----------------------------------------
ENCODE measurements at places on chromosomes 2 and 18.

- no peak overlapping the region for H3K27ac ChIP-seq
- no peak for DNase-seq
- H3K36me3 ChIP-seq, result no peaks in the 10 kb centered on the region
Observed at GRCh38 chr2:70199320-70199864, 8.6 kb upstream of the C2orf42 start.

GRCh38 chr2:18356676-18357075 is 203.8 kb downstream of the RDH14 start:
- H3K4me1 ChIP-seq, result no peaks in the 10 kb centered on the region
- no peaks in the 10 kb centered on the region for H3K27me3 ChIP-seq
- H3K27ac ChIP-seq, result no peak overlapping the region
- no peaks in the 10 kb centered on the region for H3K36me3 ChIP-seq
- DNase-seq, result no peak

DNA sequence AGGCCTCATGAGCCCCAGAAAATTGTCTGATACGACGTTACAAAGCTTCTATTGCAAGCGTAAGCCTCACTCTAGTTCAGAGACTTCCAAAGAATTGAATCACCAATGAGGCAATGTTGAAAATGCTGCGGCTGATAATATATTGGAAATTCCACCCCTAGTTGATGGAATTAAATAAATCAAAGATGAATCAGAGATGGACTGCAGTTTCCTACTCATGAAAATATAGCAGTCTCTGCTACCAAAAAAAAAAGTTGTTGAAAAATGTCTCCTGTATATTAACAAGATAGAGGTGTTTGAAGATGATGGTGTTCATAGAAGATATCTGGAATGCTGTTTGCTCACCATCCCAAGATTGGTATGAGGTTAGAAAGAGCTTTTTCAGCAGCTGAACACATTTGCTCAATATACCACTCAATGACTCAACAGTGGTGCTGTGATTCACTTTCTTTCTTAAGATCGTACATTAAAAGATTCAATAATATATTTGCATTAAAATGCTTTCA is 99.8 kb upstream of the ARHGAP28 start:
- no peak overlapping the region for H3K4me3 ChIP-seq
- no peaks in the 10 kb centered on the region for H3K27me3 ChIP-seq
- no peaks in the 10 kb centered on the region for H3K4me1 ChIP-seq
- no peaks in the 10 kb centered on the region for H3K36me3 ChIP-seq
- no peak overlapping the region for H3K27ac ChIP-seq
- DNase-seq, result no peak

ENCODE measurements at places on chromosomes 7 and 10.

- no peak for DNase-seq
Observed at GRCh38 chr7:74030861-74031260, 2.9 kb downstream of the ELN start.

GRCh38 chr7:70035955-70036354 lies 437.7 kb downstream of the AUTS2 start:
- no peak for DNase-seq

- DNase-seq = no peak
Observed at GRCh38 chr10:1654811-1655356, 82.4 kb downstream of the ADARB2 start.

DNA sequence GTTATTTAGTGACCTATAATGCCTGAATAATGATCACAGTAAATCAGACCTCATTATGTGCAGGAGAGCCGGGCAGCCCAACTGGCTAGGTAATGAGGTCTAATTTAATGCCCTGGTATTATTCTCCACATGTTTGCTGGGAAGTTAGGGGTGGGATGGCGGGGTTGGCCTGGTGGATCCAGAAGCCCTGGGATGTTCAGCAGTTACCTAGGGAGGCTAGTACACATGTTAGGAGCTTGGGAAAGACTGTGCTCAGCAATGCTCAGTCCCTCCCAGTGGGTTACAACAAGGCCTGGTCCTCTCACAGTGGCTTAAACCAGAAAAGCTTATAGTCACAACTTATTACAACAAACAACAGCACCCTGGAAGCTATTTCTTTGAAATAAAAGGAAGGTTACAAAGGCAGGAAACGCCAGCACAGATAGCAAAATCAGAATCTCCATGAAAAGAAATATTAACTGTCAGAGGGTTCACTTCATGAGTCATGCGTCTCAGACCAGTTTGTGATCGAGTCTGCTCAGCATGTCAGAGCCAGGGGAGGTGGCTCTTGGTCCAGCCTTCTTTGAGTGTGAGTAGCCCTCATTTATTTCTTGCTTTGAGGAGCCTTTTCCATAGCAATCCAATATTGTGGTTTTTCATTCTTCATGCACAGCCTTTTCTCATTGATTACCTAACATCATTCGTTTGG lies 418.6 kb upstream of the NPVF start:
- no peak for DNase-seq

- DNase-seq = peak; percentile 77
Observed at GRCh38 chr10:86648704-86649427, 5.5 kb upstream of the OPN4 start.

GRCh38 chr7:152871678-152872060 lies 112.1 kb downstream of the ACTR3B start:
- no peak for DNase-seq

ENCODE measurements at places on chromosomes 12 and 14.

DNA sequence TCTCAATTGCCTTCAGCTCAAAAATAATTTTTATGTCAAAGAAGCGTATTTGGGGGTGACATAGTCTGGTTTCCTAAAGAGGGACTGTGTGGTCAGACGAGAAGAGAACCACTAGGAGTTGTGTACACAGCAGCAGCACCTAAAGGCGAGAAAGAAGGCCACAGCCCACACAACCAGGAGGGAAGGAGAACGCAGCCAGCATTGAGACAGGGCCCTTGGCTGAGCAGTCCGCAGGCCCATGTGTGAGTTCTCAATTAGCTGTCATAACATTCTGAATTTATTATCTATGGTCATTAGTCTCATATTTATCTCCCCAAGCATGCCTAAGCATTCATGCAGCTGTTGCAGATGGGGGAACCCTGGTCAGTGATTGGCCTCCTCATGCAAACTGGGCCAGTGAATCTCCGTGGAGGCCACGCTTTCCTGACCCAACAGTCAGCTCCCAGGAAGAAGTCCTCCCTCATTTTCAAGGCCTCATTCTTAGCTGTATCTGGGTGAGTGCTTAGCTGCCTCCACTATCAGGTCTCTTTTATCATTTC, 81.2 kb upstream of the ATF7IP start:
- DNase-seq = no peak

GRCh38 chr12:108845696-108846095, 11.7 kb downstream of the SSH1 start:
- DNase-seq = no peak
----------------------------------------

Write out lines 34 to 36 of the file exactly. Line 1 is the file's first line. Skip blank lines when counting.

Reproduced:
- DNase-seq = no peak

GRCh38 chr12:108845696-108846095, 11.7 kb downstream of the SSH1 start:
- DNase-seq = no peak